When talking about password security, a lot of discussion centers on the risk of a password being guessed in a brute-force attack. For websites where a user has registered an account, what are the possible vectors for a brute-force attack?

Entering username/password pairs into the website authentication fields directly is one, but is often mitigated by a timeout or lockout after failed attempts. Carrying out an attack on a stolen database of hashed passwords is another, but assumes the database has been compromised. How else could a brute-force password attack be carried out (assuming we're talking about website accounts, not Unix accounts, services, etc.)?

5 Answers 5


How else could a brute-force password attack be carried out?

You've covered both bases, and that's really about it. Either repeatedly submit to whatever web frontend is available, or manage to get a copy of the hashes by cracking the database server, abusing the web software, what have you.

Web frontend cracking is usually more an issue of smart force than brute force, and as a result, it works better than you would assume. For example, given a web site which had a company directory - first, last, and extension - for about 100 people, I was able to "brute force" 30% of the accounts simply by throwing together some algorithmic guesses with that data. And the authentication site was Microsoft Exchange, so I stayed below the threshold of NSA recommended lockouts and was fine. (In fact, this was a pen test and I verified before testing to ensure I wouldn't lock out users, but it was an easy guess to make correctly). Even with the slow rate of guessing, I was done in under a day.


I have seen a fair share of sites that change behavior based on the supplied credentials; submit a username that does not exist and you may possibly get a unique error message or a quicker HTTP response versus submitting a legitimate username/password pair.

One idea - let’s say you successfully steal a valid session of a logged in user and the password change functionality requires you enter in the user’s existing password – you may be able to successfully brute force the password change form without triggering lockouts or captchas to discover the original password.


Gowenfawr already covered user-enumeration (if I understood it correctly).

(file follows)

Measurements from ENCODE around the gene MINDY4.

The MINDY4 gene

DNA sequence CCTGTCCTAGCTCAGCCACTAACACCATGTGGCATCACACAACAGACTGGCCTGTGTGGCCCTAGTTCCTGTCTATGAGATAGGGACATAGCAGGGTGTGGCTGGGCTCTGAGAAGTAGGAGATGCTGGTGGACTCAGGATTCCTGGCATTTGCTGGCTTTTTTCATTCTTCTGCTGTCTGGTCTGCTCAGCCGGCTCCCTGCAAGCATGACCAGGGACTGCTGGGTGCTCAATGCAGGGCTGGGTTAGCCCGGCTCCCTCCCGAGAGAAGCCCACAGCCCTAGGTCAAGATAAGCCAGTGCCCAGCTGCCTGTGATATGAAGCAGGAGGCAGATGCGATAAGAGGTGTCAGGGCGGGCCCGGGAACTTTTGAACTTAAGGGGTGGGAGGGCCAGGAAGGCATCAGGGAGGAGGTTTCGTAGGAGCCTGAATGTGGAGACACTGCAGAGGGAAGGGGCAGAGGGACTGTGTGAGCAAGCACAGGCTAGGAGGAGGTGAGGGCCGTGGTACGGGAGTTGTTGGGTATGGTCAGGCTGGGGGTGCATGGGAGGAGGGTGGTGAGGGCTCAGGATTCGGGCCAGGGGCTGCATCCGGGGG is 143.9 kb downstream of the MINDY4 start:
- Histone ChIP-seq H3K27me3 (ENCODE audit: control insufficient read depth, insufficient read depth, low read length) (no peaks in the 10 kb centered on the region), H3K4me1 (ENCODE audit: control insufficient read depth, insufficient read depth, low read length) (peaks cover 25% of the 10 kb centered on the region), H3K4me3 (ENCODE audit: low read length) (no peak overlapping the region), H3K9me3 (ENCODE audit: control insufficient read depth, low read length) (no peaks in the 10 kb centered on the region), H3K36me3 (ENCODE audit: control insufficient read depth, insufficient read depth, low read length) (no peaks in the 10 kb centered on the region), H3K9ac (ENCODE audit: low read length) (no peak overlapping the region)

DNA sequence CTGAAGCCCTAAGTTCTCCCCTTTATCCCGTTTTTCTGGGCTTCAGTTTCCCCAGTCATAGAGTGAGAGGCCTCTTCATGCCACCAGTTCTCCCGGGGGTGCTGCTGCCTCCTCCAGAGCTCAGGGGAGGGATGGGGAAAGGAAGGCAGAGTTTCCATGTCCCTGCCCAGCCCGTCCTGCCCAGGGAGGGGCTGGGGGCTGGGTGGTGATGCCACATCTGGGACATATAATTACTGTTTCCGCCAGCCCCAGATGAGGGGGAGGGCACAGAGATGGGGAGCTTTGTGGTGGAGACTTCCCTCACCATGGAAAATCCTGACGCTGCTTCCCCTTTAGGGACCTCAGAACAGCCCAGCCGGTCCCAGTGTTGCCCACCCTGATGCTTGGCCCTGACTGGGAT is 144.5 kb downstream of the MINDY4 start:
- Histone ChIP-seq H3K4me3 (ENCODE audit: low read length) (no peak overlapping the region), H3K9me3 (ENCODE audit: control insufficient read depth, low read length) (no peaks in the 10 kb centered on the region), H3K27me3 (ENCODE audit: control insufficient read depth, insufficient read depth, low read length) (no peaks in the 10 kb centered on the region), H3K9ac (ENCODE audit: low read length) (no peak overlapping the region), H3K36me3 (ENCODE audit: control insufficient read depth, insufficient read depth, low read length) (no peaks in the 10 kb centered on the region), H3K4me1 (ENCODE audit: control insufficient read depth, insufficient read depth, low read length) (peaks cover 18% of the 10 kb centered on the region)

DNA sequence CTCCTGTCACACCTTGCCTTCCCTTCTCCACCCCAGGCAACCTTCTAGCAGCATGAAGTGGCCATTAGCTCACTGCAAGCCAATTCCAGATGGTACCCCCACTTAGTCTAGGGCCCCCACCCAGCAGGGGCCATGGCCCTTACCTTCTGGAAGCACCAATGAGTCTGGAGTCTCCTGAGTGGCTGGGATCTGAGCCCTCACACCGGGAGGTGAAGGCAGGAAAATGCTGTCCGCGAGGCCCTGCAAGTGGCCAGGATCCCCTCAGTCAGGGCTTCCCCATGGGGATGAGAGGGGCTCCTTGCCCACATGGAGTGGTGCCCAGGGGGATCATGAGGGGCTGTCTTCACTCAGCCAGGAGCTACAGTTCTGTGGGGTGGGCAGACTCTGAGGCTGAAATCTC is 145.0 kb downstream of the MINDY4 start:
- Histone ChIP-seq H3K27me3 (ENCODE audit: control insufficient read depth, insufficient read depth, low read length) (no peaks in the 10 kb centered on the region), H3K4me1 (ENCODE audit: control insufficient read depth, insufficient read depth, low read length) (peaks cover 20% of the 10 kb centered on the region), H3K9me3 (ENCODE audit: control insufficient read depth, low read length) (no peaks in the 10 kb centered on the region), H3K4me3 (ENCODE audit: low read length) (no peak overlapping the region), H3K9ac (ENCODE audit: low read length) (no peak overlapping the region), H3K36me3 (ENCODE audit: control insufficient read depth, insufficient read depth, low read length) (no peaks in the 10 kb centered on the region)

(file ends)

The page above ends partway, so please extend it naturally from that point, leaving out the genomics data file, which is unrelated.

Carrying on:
Most systems (if not all), the lockout policies are for each account. So it should be possible to iterate over all the users you know, trying an amount of passwords that would keep you below the lock-out threshold for each account. And once the grace time for invalid logins have been reached, you try again.

Wouldn't this also be very close to a birthday attack on users password?!

I read an article about a student who did something similar to an online bank. The username was the social security number, and the average bank customer was a male between 30-40 year old. He generated random social security numbers for this age group, and tried different pins (the login was only 4 digit pin code!). I believe he was able to get access to an online bank account for every ~20k attempt.

  • Using such password-list (or login-generated password) on all users is indeed one of the most efficient attack.
    – Xenos
    Jul 19, 2018 at 14:34

The reason brute-forcing is a popular discussion topic is largely pop culture: it is relatively easy to understand by people who don't understand how computers work, so there are many tropes and common depictions of this class of attacks. Their practical feasibility is more limited.

That having been said, homebrew software systems are often vulnerable in ways that thoroughly analysed systems tend to protect against. For example, adequate implementation of lock-out requires collection and storage of certain data on a per-user and per-client basis. It is not uncommon for inexperienced programmers to be unwilling or politically unable to, say, define the extra SQL fields or tables, and thus neglect to implement a lock-out policy. It is a general rule of thumb that systems designed without proper security analysis tend to overemphasise the accessibility aspect of data security, and underemphasise the confidentiality aspect, and since lock-out has immediate implications for accessibility, it may even be disfavoured by some organisations with websites.


In theory, brute-force attacks should be limited to a very small set of possible scenarious, for the simple reason that if your authentication system does not protect against brute-force attacks it is broken, period.

In reality, a lot of authentication systems are broken and do, in fact, allow brute-force attacks. Their protections are either nonexistent or not effective.

Additionally, as you correctly guessed, you can do a brute-force attack if you control the execution, i.e. if you have the password database, or the ciphertext or whatever else data you want to attack.

There is also one specific sub-set of brute-force attacks where the protection against brute force is bypassed. In hardware, you can sometimes disable the brute force protection, or return the device to a previous state (e.g. recover from backup) and try again. This is a very specific scenario with very narrow conditions to make it work, but there was an iPhone case a few years ago where the FBI tried this approach, apparently successfully.

You must log in to answer this question.

Not the answer you're looking for? Browse other questions tagged .